Innovation Challenges in Latin America


  • Cristian Geldes Facultad de Economía y Negocios, Universidad Alberto Hurtado
  • Christian Felzensztein Massey University
  • Alejandro Flores Departament of Administration, University of Pacific


Innovation Challenges in Latin America, special Issue, call for papers


Innovation emerges as an option for companies to achieve growth and sustainability in a dynamic, complex and increasingly competitive environment. Thus, the innovation process has been analyzed from different perspectives, finding different definitions and classifications (Porter, 1998; Cooke, 2008; McCann and Ortega-Argiles, 2015; Geldes et al, 2017a).

However, most innovation studies have focused on developed economies. In fact, in the case of Latin America, studies started late and are relatively scarce (Ketelhöhn and Ogliastri, 2013; Olavarrieta and Villena, 2014). In addition, it has been established that business innovation is determined by internal and external factors that are specific to each industrial sector and country, so those general recommendations can only be made to promote innovation in developing or emerging countries (Brenes et al, 2016; Geldes et al, 2017a; Heredia et al, 2018a). Moreover, there are specific variables in Latin American and emerging economies that affect innovation processes such as high levels of informal competition, low levels of inter-organizational cooperation, differences between companies in regions and capitals, among others (Pino et al, 2016; Brache and Felzensztein, 2017; Geldes et al, 2017b; Heredia et al, 2018b).

Given the above, we propose this "special issue" of the Journal of Technology Management and Innovation (, with the purpose of contributing to the discussion of the challenges to promote innovation in Latin America. With the purpose of orienting the research proposals, we propose the Global Index of Innovation[1] as a framework, considering the disaggregation of its dimensions and components. It will allow shedding light on topics that can be addressed for this special issue oriented to the firm´s innovation, such as:

  • Ease of starting a business
  • Ease of resolving insolvency
Human Capital and Research
  • Researchers
  • Global R&D companies


  • Uses and access of Information and Communication Technologies
  • ISO 14001 environmental certificates

Market sophistication

  • Ease of getting credit
  • Intensity of local competition
  • Domestic market scale

Business sophistication

  • The percentage of females employed with advanced degrees out of total employed
  • University/industry research collaboration
  • Intellectual property payments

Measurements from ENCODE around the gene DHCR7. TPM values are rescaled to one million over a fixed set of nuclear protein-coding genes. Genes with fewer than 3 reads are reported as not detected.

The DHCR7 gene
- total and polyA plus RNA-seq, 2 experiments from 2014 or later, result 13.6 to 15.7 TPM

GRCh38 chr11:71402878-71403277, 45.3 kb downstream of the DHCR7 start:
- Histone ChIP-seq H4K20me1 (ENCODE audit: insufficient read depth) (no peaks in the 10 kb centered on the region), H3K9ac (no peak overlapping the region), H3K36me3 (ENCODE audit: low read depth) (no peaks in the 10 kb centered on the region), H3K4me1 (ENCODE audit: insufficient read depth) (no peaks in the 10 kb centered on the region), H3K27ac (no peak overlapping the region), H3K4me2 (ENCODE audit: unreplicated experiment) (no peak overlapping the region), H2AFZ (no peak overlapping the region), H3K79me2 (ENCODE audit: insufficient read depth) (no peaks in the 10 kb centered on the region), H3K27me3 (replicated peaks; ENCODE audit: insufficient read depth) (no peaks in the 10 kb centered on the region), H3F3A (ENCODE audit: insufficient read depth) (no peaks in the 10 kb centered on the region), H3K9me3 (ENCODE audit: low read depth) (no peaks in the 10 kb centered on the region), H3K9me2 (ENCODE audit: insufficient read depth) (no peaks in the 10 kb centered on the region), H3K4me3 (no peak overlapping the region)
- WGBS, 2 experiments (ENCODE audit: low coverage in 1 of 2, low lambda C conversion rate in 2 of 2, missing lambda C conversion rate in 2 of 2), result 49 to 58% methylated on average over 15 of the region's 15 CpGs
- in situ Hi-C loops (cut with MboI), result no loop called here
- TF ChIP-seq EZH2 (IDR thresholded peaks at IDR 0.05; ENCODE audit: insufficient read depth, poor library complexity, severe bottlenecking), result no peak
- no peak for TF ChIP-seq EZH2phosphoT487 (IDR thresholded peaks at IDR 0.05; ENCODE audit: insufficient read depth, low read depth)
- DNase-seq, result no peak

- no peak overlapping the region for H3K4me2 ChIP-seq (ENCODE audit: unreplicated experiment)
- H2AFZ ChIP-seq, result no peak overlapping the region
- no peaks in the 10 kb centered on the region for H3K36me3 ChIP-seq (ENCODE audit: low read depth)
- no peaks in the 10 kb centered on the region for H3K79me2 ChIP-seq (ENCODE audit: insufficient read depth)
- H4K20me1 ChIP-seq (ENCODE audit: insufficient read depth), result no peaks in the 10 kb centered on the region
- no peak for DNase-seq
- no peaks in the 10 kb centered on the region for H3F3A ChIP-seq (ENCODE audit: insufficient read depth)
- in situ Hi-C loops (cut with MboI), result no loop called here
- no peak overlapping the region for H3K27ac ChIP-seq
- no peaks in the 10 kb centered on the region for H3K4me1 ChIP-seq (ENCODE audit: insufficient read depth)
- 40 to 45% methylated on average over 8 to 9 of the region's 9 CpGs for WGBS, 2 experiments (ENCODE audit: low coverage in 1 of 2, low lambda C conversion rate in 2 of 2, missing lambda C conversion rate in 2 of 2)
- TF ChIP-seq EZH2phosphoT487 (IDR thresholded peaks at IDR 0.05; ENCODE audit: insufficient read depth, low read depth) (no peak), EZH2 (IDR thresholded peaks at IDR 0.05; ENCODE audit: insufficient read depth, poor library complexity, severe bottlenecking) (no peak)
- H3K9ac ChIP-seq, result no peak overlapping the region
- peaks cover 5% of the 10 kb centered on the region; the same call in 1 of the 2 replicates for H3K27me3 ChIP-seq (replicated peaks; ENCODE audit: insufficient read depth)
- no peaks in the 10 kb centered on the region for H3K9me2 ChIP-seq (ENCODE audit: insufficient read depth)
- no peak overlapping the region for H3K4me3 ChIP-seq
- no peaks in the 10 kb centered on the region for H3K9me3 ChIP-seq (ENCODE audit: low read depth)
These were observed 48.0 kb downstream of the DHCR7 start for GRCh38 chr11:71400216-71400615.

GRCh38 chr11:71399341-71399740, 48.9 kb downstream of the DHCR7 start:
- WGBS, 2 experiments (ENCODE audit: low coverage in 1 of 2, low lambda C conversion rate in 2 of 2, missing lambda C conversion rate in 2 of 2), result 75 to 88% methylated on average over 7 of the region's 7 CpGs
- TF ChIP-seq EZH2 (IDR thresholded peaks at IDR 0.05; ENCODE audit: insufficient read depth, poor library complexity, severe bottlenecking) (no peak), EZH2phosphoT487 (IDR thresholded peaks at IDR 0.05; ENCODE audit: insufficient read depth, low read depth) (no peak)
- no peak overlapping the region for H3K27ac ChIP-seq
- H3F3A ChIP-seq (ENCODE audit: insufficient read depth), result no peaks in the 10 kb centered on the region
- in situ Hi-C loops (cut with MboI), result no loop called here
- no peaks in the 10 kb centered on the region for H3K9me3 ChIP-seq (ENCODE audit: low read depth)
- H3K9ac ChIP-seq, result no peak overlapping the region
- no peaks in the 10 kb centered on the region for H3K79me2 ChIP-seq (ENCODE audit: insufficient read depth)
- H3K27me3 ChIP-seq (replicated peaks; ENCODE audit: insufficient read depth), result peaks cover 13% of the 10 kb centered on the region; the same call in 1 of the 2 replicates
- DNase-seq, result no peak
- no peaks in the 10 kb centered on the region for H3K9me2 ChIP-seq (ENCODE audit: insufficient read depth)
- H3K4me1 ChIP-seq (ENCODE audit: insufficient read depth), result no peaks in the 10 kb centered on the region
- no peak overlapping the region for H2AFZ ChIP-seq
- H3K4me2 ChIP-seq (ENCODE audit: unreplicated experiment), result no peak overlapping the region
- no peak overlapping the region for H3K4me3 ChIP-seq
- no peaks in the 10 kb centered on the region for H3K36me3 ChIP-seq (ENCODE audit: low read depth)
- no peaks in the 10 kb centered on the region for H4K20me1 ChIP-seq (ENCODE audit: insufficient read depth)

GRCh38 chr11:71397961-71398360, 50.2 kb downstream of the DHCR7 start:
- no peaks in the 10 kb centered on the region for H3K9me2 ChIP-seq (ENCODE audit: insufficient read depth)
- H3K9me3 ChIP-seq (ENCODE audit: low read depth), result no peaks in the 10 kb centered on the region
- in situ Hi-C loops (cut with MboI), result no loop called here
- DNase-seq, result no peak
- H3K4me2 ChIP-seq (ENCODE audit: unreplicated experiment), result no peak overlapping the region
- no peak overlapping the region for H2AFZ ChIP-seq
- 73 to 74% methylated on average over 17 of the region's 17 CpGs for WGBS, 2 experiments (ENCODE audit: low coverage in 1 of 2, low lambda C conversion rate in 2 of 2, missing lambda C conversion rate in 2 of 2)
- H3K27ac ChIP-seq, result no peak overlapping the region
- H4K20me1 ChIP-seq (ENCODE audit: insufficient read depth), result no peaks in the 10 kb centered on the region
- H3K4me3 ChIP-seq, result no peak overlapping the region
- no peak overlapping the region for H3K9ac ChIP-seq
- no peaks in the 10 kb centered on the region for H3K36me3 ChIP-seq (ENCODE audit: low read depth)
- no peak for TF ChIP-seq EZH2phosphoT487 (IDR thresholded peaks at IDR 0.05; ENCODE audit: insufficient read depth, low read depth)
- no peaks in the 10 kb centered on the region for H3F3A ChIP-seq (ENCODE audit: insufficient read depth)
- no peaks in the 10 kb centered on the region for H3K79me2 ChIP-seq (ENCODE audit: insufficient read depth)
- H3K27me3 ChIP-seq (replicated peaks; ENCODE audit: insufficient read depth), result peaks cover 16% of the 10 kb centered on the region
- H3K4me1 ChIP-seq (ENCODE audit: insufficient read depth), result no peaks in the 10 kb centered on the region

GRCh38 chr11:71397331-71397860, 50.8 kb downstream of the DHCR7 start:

• Research talent in business enterprise

Knowledge and technology outputs

  • Patent applications by origin
  • New business density
  • Total computer software spending
  • High-tech exports

Creative outputs.

  • Cultural and creative services exports
  • Mobile app creation



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Brache, J., & Felzensztein, C. (2017). Geographical co-location on Chilean SME's export performance. Journal of Business Research (in press – available on line).

Brenes, E., Camacho, A., Ciravegna, L. and Pichardo C. A., 2016. Strategy and innovation in emerging economies after the end of the commodity boom – Insights from Latin America. Journal of Business Research, Vol. 69, Issue 10: 4363-4367.

Cooke, P., 2008. Regional Innovation Systems, Clean Technology & Jacobian Cluster‐Platform Policies. Regional Science Policy & Practice 1 (1): 23-45.

Geldes, C., Felzensztein, C. and Palacios, J. (2017a). Technological and non-technological innovations, performance and propensity to innovate across industries. The case of an emerging economy. Industrial Marketing Management, Vol. 61, pp. 55-66.

Geldes, C., Felzensztein, C., Mora, M., and Heredia, J. (2017b). Proximity as determinant of business cooperation for technological and non-technological innovations: a study of an agribusiness cluster. Journal of Business & Industrial Marketing, 32:1, pp. 167-178.

Heredia, J., Geldes, C., Kunc, M. and Flores, A. (2018a). New approaches to the innovation process in emerging economies. The manufacturing sector case in Chile and Peru. Technovation (in press – available on line)

Heredia, J., Kunc, M., Durst, S., Flores, A. y Geldes, C. (2018b). Impact of competition from unregistered firms on R&D investment by industrial sector in emerging economies. Technological Forecasting and Social Change, Vol. 133, pp. 179-189.

Ketelhöhn, N. & Ogliastri, E., 2013. Introduction: innovation in Latin America/Introducción: innovación en América Latina. Academia Revista Latinoamericana de Administración, 26 (1): 12-32.

McCann, P. & Ortega-Argilés, R., 2015. Smart specialization, regional growth and applications to European Union Cohesion Policy. Regional Studies, Vol. 49, Issue 8, 1291-1302.

Olavarrieta, S., Villena, M.G., 2014. Innovation and business research in Latin America: An overview. Journal of Business Research, 67(4): 489–497.

Pino, C., Felzensztein, Ch., Zwerg-Villegas, A. M. y Arias-Bolzman, L. (2017). Non-technological innovation: Market performance of exporting firms in South America. Journal of Business Research. Vol. 69, Issue 10, 4385-4393.

Porter, M., 1998. Clusters and the New Economics of Competition. Harvard Business Review 76: 77-90.




How to Cite

Geldes, C., Felzensztein, C., & Flores, A. (2018). Innovation Challenges in Latin America. Journal of Technology Management & Innovation, 13(3), 113. Retrieved from



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